Cultural Awareness

Cultural competence is the ability of people from various cultural backgrounds to communicate effectively with one another. It primarily entails comprehending people of various ages, abilities, races, gender, and national origin, among other things. The American culture, for example, is competent and encourages material accumulation, religious freedom, individualism, and equal opportunity for all people (Hecht et al., 2012). On the other hand, traditional African American ideals include traditional kinship, spiritual principles, community versus person thought, and holistic thinking, among others. In a case study, this paper examines African American cultural competence by assessing how a more profound cultural awareness may have affected the teacher’s responses.
In the case study 3.8 which talks more about the African American culture, the time frame is based on the early childhood education of eight years old Jamal who is a student at Simpson Elementary school. Jamal is very disrespectful to his teacher Ms. Anderson since he fails to complete his classwork on the required time. Moreover, Jamal could engage in other activities like sharpening the pencil or talking to classmates thus obstructing other students during the learning hours. This behavior greatly annoyed the teacher who assumed that Jamal had no interest in academics. She ended up developing a perception that the curriculum of Simpson school surpassed Jamal’s ability and recommended a referral to a special education learning center where Jamal could improve on his studies and behaviors.

Despite the fact that Ms. Anderson recommended the referral of Jamal to a special school to improve his studies, Jamal’s parents, on the other hand, did not adhere to this idea. This is because the parents believed that their child was bright and energetic enough to excel in the same school. However, the parents accepted to let Jamal tested for any complications by the school psychologists, Dr. Mann. After the test, it was found that Jamal had a special gift and this was the reason for his argumentative nature in class. Dr. Mann recommended that Jamal should be transferred to a challenging environment that would stimulate him academically.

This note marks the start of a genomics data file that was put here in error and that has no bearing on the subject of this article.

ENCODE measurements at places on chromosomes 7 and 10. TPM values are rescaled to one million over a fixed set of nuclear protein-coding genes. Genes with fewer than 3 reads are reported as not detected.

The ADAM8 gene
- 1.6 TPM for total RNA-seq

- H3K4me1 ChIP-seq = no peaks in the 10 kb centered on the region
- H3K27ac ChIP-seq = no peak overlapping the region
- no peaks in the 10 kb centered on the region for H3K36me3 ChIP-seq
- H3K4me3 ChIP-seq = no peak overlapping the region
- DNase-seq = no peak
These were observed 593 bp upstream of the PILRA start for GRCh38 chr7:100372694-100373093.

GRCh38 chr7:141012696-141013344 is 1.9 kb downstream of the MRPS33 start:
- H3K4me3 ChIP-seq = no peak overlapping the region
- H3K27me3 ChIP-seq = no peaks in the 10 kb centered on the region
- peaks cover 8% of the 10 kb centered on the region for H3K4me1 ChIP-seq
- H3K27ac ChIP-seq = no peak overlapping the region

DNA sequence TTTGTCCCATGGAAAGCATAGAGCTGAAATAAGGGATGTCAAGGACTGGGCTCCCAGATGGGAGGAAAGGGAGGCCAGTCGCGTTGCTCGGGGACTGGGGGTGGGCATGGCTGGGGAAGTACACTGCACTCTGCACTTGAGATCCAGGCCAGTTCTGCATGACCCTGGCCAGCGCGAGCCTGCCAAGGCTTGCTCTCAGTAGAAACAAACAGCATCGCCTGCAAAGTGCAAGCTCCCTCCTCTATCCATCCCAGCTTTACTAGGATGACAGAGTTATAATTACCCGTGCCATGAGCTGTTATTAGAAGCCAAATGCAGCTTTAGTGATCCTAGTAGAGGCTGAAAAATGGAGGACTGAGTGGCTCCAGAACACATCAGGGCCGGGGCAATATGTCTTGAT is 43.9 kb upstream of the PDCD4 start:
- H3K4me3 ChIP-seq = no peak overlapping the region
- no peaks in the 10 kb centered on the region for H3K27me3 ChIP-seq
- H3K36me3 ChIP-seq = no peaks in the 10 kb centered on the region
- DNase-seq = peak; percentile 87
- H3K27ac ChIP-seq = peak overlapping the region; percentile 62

Also, Ms. Anderson had good working ethics as far as being a teacher is concerned. This is because before making the final decision of transferring Jamal to a special learning center, she decided that Jamal should be tested for any complications. In contrast to this, Ms. Anderson portrayed poor qualities of a teacher by giving up easily on Jamal when she recommended his transfer to a special learning center instead of trying to develop a way to improve on Jamal’s character.

As far as work ethics of Ms. Anderson is concerned, peer pressure in African American culture is a major factor that leads to poor performance of the students. Peer pressure mainly affects the male child who at most times work hard to be assimilated in the peer group other than working hard in academics. This leads to their underperformance as peer pressure rewards underachievement at all times.

Furthermore, the teacher seems to be in a dilemma whether to adapt to Jamal’s behavior or to nurture him to change and become a better student and adapt to the curriculum of Simpson school. However, the teacher seems to rely more on referring the student to a special learning center other than focusing on how to nurture the student. To help the teacher out of this dilemma, it is advisable for the teacher to develop a good and healthy relationship with the student (Hecht et al., 2012). This is because most students work hard when they have respect for the teacher and after they have created a good rapport with each other. Also, creating a good relationship will enable the teacher to understand the student well and work on the negative aspects of the student (Lynch et al., 2013).

The African American communication is mainly the verbal communication which has been drawn from their origin, the West African culture. Their communication styles mainly include The oral tradition, call and reaction patterns, the use of idiomatic expressions, vocal variation and the use of nonverbal communication e.g. gestures to intensify the meaning of the message being passed from one person to another.

It is worth noting that cultural competence plays a vital role in helping people of different cultural background to relate well with each other. In African American culture, they mainly embrace the traditional values like kinship and traditional religious beliefs. In addition, they use the verbal type of communication such as the use of idiomatic expressions and vocal variation, an oral tradition among others. In a school situation, the teachers have to create a good relationship with their students since they come from different cultural backgrounds and they need to understand each other well.


Hecht, M. L., Collier, M. J., & Ribeau, S. A. (2012). African American communication: Ethnic identity and cultural interpretation. Sage Publications, Inc.

Lynch, E. W., & Hanson, M. J. (2013). Developing cross-cultural competence: A guide for working with young children and their families. Paul H. Brookes Publishing.

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